No, this isn’t a way of getting rid of underperforming employees. It’s a strategy of identifying and understanding your company’s core values. The idea of the Mars group is to imagine you are leading a new branch of your organization on the planet Mars but that you only have room on the spaceship for five to seven people. The catch is that you must send the best people for the job. By identifying these five to seven people, what you’re really identifying is the people who embody the values you find most important to your company.
Have everyone on the team do this exercise and see which people consistently overlap across employees’ decisions. See who leaders and managers in the organization choose. Then have a discussion over what this means to the core values of your company.
According to Jim Collins, who discussed the idea of the Mars group, this values exercise should bring about a dialogue about several key questions:
What core values do you bring to your work — values you hold to be so fundamental that you would hold them regardless of whether or not they are rewarded?
How would you describe to your loved ones the core values you stand for in your work and that you hope they stand for in their working lives?
If you awoke tomorrow morning with enough money to retire for the rest of your life, would you continue to hold on to these core values?
Can you envision these values being as valid 100 years from now as they are today?
Would you want the organization to continue to hold these values, even if at some point one or more of them became a competitive disadvantage?
If you were to start a new organization tomorrow in a different line of work, what core values would you build into the new organization regardless of its activities?
By thinking about core values as people, not just a list of words, it helps your employees self-identify with and more deeply understand what the values entail.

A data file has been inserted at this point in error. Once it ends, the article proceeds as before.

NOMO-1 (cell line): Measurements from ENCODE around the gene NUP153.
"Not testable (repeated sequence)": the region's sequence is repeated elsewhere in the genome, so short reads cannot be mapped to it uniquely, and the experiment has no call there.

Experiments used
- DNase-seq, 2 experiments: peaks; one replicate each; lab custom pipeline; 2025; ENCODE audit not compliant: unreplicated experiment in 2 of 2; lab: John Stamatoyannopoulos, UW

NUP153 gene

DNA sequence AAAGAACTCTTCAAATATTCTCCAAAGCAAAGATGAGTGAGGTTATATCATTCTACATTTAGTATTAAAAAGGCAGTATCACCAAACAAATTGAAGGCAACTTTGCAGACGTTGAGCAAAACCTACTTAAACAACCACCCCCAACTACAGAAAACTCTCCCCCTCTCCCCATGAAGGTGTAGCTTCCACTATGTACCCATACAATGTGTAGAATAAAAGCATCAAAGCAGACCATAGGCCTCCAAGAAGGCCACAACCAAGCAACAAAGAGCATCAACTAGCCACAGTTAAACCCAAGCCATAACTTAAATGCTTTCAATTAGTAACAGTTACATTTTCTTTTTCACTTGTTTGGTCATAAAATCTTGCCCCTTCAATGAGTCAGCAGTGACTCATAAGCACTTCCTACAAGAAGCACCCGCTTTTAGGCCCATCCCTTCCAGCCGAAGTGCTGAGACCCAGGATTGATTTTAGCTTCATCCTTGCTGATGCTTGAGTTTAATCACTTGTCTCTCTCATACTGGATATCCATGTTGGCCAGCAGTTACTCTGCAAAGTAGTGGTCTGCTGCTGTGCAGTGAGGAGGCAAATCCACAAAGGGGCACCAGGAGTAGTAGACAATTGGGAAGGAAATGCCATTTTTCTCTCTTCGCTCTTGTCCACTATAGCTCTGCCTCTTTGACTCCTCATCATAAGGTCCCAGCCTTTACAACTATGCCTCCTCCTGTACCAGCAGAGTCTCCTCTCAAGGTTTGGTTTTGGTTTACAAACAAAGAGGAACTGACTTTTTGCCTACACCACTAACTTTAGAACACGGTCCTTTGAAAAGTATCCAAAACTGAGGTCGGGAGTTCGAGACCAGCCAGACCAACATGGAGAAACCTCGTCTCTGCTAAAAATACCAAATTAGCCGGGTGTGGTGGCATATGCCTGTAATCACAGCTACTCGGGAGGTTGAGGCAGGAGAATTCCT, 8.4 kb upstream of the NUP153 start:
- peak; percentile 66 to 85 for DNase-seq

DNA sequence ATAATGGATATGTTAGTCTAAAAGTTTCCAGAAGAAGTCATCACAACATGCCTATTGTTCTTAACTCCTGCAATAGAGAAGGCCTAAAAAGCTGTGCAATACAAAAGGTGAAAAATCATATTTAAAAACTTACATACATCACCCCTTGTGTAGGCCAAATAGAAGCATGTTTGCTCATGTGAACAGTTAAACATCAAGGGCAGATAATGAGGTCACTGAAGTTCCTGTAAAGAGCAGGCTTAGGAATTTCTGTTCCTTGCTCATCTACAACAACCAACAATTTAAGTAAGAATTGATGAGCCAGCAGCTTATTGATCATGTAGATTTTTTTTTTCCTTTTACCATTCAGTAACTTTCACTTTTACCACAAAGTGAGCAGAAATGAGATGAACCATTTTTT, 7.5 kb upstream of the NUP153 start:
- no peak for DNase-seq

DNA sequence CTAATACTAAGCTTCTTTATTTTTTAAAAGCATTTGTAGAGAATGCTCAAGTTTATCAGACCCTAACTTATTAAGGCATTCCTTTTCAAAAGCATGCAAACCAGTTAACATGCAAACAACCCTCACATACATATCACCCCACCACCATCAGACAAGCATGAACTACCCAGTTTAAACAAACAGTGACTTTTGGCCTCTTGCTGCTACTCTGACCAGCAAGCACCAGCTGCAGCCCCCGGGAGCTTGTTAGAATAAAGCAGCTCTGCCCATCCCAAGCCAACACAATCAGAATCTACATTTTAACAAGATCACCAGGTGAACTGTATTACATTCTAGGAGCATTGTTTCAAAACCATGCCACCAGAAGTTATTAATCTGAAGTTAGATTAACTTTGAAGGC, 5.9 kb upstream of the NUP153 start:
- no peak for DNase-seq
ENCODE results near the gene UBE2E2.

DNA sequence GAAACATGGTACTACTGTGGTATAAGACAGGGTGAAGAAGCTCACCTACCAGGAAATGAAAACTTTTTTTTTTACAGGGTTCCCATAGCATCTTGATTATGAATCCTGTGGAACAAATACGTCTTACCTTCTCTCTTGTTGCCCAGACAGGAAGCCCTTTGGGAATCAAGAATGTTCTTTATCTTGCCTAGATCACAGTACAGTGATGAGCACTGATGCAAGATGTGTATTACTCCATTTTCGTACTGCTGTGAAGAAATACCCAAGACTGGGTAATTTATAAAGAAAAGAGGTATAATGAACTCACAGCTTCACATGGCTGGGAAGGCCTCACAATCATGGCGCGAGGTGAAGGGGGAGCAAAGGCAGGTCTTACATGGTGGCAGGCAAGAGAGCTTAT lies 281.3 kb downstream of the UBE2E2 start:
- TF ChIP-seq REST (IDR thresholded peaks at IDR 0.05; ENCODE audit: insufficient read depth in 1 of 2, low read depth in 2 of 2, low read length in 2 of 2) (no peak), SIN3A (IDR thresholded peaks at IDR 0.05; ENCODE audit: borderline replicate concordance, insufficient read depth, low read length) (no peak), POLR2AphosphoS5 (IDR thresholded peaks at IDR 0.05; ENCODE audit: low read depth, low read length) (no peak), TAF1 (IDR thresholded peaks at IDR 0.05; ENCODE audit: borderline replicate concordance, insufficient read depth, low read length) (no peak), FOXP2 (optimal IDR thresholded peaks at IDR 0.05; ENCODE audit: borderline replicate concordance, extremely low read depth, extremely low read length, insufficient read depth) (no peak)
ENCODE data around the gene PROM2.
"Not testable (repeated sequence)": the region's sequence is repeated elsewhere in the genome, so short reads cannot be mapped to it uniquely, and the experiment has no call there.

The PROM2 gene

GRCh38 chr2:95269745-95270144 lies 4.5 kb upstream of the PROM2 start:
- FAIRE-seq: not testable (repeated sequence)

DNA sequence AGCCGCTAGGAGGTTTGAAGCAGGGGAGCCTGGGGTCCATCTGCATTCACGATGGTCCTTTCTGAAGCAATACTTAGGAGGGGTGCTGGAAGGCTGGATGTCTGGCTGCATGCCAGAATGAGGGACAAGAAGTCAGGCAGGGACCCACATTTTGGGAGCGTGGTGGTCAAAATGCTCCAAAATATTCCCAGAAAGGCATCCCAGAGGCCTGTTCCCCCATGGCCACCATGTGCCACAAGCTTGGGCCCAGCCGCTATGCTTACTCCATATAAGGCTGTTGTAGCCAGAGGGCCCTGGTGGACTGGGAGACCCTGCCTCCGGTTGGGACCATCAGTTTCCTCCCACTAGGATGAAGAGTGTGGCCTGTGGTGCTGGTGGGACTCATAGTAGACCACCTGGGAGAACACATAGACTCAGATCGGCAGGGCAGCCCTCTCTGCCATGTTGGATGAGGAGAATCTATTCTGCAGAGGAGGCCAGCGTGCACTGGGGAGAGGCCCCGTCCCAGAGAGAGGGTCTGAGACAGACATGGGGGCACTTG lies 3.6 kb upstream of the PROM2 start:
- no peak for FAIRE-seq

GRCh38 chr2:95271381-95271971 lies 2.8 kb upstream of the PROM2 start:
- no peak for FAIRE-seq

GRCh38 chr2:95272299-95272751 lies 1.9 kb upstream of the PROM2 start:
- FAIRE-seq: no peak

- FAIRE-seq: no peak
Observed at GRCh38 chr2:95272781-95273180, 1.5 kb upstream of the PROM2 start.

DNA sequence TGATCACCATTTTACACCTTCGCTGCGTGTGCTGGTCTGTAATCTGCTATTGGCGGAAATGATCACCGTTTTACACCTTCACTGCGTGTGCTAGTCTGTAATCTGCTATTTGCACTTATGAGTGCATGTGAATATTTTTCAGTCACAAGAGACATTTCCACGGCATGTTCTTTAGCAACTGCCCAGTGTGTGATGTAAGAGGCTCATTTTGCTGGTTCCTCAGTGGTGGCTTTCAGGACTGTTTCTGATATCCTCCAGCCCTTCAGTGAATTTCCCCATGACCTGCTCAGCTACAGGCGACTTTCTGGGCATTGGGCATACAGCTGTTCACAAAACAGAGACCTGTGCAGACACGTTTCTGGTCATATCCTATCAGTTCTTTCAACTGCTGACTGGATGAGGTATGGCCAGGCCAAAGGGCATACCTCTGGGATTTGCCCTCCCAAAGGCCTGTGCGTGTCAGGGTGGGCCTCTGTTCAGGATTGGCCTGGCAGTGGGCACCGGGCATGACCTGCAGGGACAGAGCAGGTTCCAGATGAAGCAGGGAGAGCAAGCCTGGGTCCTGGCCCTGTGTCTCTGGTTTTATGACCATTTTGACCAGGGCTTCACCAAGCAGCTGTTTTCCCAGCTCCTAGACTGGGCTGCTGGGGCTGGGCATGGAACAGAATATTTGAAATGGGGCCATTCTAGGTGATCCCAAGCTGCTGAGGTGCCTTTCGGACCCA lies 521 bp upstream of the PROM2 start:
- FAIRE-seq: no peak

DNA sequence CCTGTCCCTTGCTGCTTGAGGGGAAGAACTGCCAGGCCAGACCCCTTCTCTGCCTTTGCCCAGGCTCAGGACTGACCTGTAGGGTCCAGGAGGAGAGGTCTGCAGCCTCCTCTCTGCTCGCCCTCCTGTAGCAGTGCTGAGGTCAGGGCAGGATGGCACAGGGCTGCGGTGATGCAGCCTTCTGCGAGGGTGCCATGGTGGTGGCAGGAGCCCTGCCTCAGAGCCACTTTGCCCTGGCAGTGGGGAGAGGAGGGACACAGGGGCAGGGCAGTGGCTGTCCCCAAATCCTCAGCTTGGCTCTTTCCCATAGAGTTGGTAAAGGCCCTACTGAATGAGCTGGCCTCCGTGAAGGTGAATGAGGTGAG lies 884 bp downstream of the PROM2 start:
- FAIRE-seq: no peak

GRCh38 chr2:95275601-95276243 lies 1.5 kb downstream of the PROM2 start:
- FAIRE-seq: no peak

Have Your Company Values Go Visual
Company “culture decks” are buzzing through the human resources world right now. They are a visual representation of your values, the things your company holds as most important.
The most visible example of a successful culture deck was a slideshow created by Netflix, titled “Netflix Culture: Freedom & Responsibility,” The 124-slide, easy-to-read slideshow walked employees — and outsiders — through Netflix’s core company values and why they are important. Facebook chief operating officer Sheryl Sandberg called Netflix’s culture deck “the most important document ever to come out of the Valley” — and considering her own company, that’s massive praise.
The culture deck has been viewed more than 3 million times, and it sparked a revolution in many big business HR departments. HubSpot and Zappos jumped on board the new model of showcasing organizational goals.
The keys here are that not only is it a breeze to read and understand, written in conversational language with examples, but it is shareable. It puts your organizational values front and center as representative of your company as a whole, unshakably intertwined.
Company values are well and good, but they are absolutely moot unless your employees understand and live them. Ensure that communicating these values daily is a strong part of your employee engagement strategy.
Editor’s Note: This post was originally published in July 2015 and has been updated for freshness, accuracy, and comprehensiveness.